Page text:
Brits worried about climate change have reasons to be pleased. Our emissions fell last year, global emissions may be turning around, and the Tory government has a new Energy Secretary in Amber Rudd who seems genuinely to care about climate change.
But with the Lib Dem green handbrake gone from government, the UK’s emissions cuts are under attack and may well be facing a greater threat now than they have any time since reducing emissions became government policy.
Now, the principal line of attack is one that people worried about climate change often don’t seem to take seriously, perhaps because it’s not one that comes from clichéd right-wingers. Instead of critics opposing climate policies because they, supposedly, hurt business or growth, the argument is that climate policies directly hurt the poor. This week the Spectator’s editor, Fraser Nelson, made that case.
(Don’t be distracted by the article’s nonsense about climate science: that’s just a stalking horse. No-one serious thinks there’s any reason to doubt what the IPCC says about the relation between emissions and warming)
The logic of Nelson’s argument is that squeezed households of the UK shouldn’t pay more to address climate change than their equivalents in other countries, and that taxpayers’ money shouldn’t be wasted on subsidising inefficient green schemes like biomass boilers. Nelson is respected and influential and you can see the appeal for a Tory government that will increasingly try to occupy the political centreground up to the 2020 election.
One implication of this for green policy has already emerged with the plan to curtail the Renewables Obligation subsidy for onshore wind. Since this is the cheapest form of green power, and, if Nelson’s argument wins, it couldn’t be replaced with more expensive forms (tidal barrages, offshore wind etc), the only option seems to be going all out for fracking in the hope it’ll be a success and bring down costs in the short term.
Fracking probably wouldn’t breach our climate targets until after 2025, by which time ministers in the current government will presumably be gone so won’t have to face the consequences of that breach. But such decisions made now – in the name of protecting the UK poor from the costs of energy policy – would make it much harder and more expensive to get back on target for 80% cuts by 2050.
A similar argument is also made by the right about the supposed costs of climate policy for the world’s poor. It holds that the pursuit of renewable energy, being more expensive than fossil fuels, is slowing down development and so doing harm in poorer counties. Use of developing countries’ land to grow biofuels is criticised on a similar basis.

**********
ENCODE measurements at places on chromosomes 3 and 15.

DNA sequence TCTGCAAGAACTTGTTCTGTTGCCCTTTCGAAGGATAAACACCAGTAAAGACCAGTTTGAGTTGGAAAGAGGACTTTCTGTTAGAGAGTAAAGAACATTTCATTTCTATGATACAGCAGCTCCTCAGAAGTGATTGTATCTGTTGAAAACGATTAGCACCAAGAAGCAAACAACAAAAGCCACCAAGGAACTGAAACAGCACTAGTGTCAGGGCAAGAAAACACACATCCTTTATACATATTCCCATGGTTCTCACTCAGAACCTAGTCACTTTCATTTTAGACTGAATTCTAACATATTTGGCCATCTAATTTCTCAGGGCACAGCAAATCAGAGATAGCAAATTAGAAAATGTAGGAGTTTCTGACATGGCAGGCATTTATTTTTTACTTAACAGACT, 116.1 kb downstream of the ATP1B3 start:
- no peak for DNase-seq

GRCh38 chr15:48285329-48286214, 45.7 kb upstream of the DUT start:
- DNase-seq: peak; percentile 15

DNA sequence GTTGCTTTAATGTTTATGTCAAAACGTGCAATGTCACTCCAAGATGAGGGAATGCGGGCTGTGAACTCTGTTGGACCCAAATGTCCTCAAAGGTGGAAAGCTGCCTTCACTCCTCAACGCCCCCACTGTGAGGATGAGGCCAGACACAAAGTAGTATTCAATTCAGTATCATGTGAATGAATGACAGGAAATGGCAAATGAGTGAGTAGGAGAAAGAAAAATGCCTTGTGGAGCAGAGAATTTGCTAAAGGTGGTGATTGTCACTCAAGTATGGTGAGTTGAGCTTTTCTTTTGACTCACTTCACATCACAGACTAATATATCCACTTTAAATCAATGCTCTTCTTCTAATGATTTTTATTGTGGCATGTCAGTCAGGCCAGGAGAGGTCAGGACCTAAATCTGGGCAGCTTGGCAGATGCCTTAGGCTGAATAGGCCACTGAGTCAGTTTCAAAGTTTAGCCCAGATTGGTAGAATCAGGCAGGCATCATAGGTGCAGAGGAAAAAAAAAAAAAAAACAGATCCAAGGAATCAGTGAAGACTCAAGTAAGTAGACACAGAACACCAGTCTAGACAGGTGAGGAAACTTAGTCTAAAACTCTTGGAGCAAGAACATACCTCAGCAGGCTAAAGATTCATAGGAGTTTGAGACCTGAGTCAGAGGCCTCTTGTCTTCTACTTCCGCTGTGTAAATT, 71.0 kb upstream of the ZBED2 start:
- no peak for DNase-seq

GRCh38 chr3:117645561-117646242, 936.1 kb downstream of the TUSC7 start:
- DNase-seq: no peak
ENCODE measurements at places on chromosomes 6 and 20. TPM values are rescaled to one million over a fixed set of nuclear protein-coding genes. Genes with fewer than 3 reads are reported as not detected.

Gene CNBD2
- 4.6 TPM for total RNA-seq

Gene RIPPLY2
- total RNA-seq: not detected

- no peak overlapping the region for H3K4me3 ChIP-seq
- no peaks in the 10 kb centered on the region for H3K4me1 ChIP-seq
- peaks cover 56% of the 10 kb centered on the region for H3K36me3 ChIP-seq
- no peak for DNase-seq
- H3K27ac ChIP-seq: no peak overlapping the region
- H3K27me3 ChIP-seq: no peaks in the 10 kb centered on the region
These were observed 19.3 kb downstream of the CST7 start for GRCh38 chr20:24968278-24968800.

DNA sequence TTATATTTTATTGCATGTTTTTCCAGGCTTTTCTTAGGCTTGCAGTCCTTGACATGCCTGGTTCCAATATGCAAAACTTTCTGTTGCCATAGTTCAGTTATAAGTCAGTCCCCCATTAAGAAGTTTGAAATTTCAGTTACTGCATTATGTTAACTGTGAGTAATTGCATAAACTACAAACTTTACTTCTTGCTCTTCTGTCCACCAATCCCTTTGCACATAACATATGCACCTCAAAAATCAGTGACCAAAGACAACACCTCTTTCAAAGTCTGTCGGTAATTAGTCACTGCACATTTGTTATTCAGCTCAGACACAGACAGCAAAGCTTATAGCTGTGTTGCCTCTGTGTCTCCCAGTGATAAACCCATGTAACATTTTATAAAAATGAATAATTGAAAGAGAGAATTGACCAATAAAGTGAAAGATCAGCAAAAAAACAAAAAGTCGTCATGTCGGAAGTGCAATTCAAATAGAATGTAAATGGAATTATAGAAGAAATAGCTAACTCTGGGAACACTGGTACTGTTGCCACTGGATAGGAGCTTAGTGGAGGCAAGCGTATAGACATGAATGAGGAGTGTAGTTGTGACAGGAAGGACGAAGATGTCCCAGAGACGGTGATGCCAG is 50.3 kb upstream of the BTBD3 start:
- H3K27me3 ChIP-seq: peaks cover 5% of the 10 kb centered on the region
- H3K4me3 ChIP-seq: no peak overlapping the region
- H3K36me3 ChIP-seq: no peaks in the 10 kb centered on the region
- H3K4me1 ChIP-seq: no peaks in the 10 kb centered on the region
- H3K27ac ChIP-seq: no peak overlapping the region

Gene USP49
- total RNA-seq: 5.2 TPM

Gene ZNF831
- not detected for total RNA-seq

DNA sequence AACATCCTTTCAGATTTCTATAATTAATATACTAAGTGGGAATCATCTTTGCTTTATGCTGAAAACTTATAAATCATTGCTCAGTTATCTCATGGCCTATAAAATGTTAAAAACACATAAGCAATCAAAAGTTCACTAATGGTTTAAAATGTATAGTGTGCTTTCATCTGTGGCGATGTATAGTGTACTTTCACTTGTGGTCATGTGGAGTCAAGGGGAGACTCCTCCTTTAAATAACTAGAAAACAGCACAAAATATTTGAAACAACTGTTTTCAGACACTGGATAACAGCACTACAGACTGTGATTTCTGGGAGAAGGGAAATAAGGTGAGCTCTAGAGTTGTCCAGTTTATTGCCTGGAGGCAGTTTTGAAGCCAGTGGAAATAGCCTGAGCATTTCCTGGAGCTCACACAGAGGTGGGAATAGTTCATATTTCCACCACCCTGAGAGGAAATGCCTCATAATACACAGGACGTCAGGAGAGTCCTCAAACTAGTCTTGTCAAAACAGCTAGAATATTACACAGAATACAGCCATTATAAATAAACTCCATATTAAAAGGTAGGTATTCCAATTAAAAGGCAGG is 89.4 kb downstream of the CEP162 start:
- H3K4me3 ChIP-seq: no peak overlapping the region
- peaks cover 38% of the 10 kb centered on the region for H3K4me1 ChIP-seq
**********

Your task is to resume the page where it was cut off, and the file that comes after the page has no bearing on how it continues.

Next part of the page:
The logic of this is, again, that the focus in these countries should be on reducing poverty rather than emissions (ironically, some argue against emissions cuts in rich countries on precisely the (false) premise that poor countries aren’t cutting their own emissions – the two arguments together would amount to no-one ever cutting emissions).
The challenge for people worried about climate change is that these critics are onto something. Poorer households in high-emitting countries shouldn’t pay more to limit climate change if wealthier households can pay instead. We shouldn’t be prioritising spending taxpayers’ money on poorly structured subsidies for green heating of rich people’s homes. And the poorest people in the world certainly shouldn’t see slower development and less secure access to food than they would if their countries followed a high-emitting path to development.
Climate policy advocates already make some arguments to address all this. An IPPR report this week showed how subsidies for renewables should be restructured to avoid costs falling on poorer households. And the international arguments are easy to refute: no-one I know of now advocates biofuel use if it threatens forests or food supplies, and renewable energy projects are subsidised internationally so they don’t cost more than plants that burn fossil fuels (although even then, we should indeed look at whether the subsidies could be better spent on development, particularly to increase resilience to a more unstable climate, with greater emissions-reductions coming from wealthier countries).
But still, those arguments aren’t yet sufficiently developed by people worried about climate change, nor are they made often enough.
Increasingly, it is people arguing against emissions cuts who claim to be on the side of the poor – campaigning against environmental activists who are presented as blindly pursuing climate policies with no regard for their cost. It’s becoming the soft underbelly of climate policies, vulnerable to attack in the way the earlier battlegrounds (climate science, feasibility of emissions cuts) no longer are.
While there’s much to cheer in the UK’s efforts to reduce emissions, people worried about climate change need to recognise that the arguments have moved on. The new attacks are putting them in danger of being cast, absurdly, as the ones who don’t care about the poor – and giving an excuse for the watering down of the successes of the last decade.